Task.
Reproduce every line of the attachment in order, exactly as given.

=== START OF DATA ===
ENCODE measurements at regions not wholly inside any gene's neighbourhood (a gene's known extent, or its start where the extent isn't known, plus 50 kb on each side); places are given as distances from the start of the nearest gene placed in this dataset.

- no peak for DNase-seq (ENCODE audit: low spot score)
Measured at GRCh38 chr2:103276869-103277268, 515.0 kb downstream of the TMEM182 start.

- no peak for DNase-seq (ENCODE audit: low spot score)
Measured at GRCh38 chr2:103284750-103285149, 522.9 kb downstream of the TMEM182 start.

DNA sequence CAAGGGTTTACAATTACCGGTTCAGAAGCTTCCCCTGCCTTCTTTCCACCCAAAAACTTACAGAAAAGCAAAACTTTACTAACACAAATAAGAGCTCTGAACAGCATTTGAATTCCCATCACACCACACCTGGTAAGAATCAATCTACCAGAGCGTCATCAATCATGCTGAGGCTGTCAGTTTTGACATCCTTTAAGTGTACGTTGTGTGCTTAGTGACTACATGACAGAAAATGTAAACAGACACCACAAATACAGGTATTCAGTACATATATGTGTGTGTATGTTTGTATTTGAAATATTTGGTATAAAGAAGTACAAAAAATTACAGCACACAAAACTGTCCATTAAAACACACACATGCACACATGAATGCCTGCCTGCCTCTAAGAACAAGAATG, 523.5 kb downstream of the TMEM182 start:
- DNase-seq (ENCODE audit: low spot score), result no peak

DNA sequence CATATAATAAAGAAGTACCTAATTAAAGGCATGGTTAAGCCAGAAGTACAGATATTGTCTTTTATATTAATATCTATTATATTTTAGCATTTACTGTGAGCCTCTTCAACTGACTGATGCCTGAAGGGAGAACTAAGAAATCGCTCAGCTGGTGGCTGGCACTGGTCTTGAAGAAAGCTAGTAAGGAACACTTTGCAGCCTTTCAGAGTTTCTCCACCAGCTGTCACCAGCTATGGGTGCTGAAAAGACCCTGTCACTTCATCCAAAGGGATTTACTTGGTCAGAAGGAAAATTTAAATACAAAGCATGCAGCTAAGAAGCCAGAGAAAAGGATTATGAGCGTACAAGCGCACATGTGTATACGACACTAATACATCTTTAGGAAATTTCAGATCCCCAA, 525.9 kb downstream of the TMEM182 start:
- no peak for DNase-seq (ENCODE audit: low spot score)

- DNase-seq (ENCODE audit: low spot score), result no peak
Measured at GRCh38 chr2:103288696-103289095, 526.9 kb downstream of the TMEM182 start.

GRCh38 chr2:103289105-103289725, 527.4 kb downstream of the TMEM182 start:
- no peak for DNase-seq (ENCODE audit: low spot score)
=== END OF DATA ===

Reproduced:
ENCODE measurements at regions not wholly inside any gene's neighbourhood (a gene's known extent, or its start where the extent isn't known, plus 50 kb on each side); places are given as distances from the start of the nearest gene placed in this dataset.

- no peak for DNase-seq (ENCODE audit: low spot score)
Measured at GRCh38 chr2:103276869-103277268, 515.0 kb downstream of the TMEM182 start.

- no peak for DNase-seq (ENCODE audit: low spot score)
Measured at GRCh38 chr2:103284750-103285149, 522.9 kb downstream of the TMEM182 start.

DNA sequence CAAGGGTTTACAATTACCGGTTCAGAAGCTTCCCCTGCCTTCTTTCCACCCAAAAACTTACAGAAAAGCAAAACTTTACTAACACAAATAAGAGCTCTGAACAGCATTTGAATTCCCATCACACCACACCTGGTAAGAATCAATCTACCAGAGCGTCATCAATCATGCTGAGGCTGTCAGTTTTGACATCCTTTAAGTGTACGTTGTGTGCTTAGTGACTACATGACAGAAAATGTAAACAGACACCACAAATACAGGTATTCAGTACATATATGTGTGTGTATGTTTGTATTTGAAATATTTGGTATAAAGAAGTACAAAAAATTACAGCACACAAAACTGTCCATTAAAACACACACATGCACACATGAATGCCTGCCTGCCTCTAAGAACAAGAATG, 523.5 kb downstream of the TMEM182 start:
- DNase-seq (ENCODE audit: low spot score), result no peak

DNA sequence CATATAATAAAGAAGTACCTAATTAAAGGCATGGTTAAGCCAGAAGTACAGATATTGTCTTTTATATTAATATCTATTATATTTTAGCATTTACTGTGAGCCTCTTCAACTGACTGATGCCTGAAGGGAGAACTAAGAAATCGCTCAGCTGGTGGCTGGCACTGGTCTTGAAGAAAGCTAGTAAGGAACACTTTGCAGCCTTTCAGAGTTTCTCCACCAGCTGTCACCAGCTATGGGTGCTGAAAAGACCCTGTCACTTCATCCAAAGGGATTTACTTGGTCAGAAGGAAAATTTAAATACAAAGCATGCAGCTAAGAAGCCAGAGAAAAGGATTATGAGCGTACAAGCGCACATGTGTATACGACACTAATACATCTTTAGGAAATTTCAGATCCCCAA, 525.9 kb downstream of the TMEM182 start:
- no peak for DNase-seq (ENCODE audit: low spot score)

- DNase-seq (ENCODE audit: low spot score), result no peak
Measured at GRCh38 chr2:103288696-103289095, 526.9 kb downstream of the TMEM182 start.

GRCh38 chr2:103289105-103289725, 527.4 kb downstream of the TMEM182 start:
- no peak for DNase-seq (ENCODE audit: low spot score)